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Proposed mental health manual revisions spark controversy

by Alexandra Gallucci
Feb 02, 2012


DSM-IV

Alex Gallucci/MEDILL

The American Psychiatric Association is scheduled to release the Diagnostic and Statistical Manual of Mental Disorders-V in 2013. The current DSM-IV was published in 1994.

Approximately one million people diagnosed with Asperger’s syndrome may lose that diagnosis next year with the release of the Diagnostic and Statistical Manual of Mental Disorders V, a working bible to psychiatrists and psychologists.

Asperger’s syndrome, the developmental disorder resembling autism, is just one diagnosis in a laundry list of disorders that may be removed. The changes have many speculating over what this will mean for those who are affected by them.

“In general, it’s always been a moving target that as we learn more and get better information, we revise our way of classifying mental disorders,” said Dr. Sidney Zisook, a clinical psychiatrist and director of residency training at the University of California San Diego.

Revising the manual is a highly involved and expensive effort, said Dr. Mark Zimmerman, a clinical psychiatrist and associate professor of psychiatry at Brown University in Providence, R.I. The revisions are currently in a long process of discussion, but DSM-V will not be released until sometime in 2013. The last round of revisions was completed with the release of DSM-IV in 1994.

Besides wanting the manual to reflect the most up-to-date research, Zimmerman noted that one cannot ignore the potential financial outcomes realized by the American Psychiatric Association with coming out with a new version of the manual.

“With each new edition of the DSM we have witnessed repeated instances of changes being made in the absence of sufficient data demonstrating that the new criteria are superior to the prior,” said Zimmerman’s study, published in the Journal of Clinical Psychiatry Jan. 24.

The study researched the impact of the proposed elimination of five personality disorders from DSM-V. The study sought to answer the question of how many individuals would no longer be diagnosed with a personality disorder if the diagnoses of paranoid, schizoid, histrionic, narcissistic, and dependent personality disorders were removed.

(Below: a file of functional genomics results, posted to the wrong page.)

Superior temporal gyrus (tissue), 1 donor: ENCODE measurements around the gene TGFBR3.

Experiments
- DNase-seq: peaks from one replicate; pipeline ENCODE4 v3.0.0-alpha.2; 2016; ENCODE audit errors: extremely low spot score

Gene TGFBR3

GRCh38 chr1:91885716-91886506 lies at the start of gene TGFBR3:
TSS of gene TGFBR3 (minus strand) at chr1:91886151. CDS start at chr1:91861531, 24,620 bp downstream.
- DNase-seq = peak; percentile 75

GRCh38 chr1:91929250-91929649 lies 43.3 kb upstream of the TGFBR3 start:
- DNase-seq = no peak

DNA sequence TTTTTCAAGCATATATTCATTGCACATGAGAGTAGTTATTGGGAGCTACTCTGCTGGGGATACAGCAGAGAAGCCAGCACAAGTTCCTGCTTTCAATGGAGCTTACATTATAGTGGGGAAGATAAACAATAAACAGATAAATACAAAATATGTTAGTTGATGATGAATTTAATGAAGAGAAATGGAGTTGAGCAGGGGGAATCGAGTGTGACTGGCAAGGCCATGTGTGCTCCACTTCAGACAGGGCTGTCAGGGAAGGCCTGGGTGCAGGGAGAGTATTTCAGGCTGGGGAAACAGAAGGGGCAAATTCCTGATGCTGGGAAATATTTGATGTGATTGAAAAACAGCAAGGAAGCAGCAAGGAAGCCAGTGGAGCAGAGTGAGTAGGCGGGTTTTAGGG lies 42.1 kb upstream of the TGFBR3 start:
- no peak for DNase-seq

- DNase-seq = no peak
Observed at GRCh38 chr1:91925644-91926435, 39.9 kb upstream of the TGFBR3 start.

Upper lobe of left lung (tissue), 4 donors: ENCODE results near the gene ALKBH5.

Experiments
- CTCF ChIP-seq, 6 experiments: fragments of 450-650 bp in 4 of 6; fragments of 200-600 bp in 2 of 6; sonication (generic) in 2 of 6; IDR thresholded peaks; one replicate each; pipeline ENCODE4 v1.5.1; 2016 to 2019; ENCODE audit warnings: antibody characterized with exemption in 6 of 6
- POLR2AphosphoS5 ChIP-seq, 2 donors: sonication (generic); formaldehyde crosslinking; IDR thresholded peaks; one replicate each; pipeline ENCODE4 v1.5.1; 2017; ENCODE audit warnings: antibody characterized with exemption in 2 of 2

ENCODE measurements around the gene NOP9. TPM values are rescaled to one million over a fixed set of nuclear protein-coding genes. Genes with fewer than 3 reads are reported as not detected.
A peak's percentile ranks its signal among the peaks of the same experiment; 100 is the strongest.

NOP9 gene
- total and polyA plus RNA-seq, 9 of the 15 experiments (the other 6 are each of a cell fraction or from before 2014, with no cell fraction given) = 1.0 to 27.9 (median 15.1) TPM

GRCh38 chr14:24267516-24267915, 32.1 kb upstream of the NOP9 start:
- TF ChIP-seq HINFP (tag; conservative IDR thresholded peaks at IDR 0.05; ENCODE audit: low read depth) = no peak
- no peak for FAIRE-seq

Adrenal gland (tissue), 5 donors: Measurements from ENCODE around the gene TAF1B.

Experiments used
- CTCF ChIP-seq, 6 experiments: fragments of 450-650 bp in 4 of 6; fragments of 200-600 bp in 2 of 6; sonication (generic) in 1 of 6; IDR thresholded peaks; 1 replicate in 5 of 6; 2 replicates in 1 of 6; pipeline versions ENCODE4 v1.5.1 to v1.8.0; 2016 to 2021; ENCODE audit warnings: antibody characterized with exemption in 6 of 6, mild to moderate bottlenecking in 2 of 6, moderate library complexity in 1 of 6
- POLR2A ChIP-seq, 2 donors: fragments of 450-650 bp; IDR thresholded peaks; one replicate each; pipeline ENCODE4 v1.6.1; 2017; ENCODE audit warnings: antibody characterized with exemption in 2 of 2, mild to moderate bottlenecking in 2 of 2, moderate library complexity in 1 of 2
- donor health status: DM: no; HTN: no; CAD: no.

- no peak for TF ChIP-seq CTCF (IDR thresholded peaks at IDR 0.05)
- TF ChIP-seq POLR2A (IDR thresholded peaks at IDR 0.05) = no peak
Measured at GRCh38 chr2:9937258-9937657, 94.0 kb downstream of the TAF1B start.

One of the risks of deleting the disorders is the loss of clinical information that pertains to those patients with a removed disorder, Zimmerman said. “Will these people be less adequately treated?” he asked. He said that at this point, the implications of deleting certain personality disorders are uncertain.

Another debate concerns the removal of the bereavement exclusion, a condition that exempts a grieving individual from a diagnosis of depression. Under the current DSM-IV, a patient is granted a period of two months of “normal” grieving after the loss of a loved one. If a patient exhibits five or more characteristics of depression beyond two months, they are given a diagnosis of depression.

Jerome Wakefield, a clinical social worker and professor of social work at New York University, investigated the association between grief and depression in his 2007 paper published in the Archives of General Psychiatry.

He has advocated for the extension of the bereavement exclusion, which currently grants a period of two months of grieving, beyond which the patient is considered to have a diagnosis of depression. “The evidence I have is that two months is too short,” said Wakefield. The bereavement exclusion was shortened from one year to two months in 1994 with the release of DSM-IV.

But Zisook held that  “excluding people from the diagnosis of depression because they are bereaved is not valid.” 

He is particularly concerned with the links between depression and suicide, and said that mental health practitioners should err on the side of caution when it comes to diagnosing depression. “It is not the time to ignore the possibility of a diagnosis of depression, but to be alert to this diagnosis," he said.

Both Zisook and Wakefield agreed that assigning a period of two months to distinguish between bereavement and depression is arbitrary.

Steven Migalski, a clinical psychologist and professor at the Adler School of Professional Psychology in Chicago, addressed the debate over the proposal to change the definition of autistic spectrum disorders. Many people are concerned about the implications of the removal of Asperger’s syndrome from the list.

“The recommendation is that we move away from specific language of Asperger’s to the broader language of autistic spectrum disorders,” he said.

Those patients will be reevaluated to determine whether or not clinical significant distress or clinical significant impairment continues to be maintained as a result of their symptoms.

“There are a lot of questions of what will happen when DSM-V is applied for those who no longer meet the criteria,” Migalski said. He said the purpose of the revisions is to try to decide if there is better language to describe the disorders and conceptualize them differently.

Patients who no longer meet the criteria of an autistic spectrum disorder in DSM-5 will be reevaluated to determine if they continue to experience clinically significant distress or impairment as a result of their symptoms, Migalski said.

He contended that is the job of clinical psychologists to educate the public in terms of the DSM and how it is used.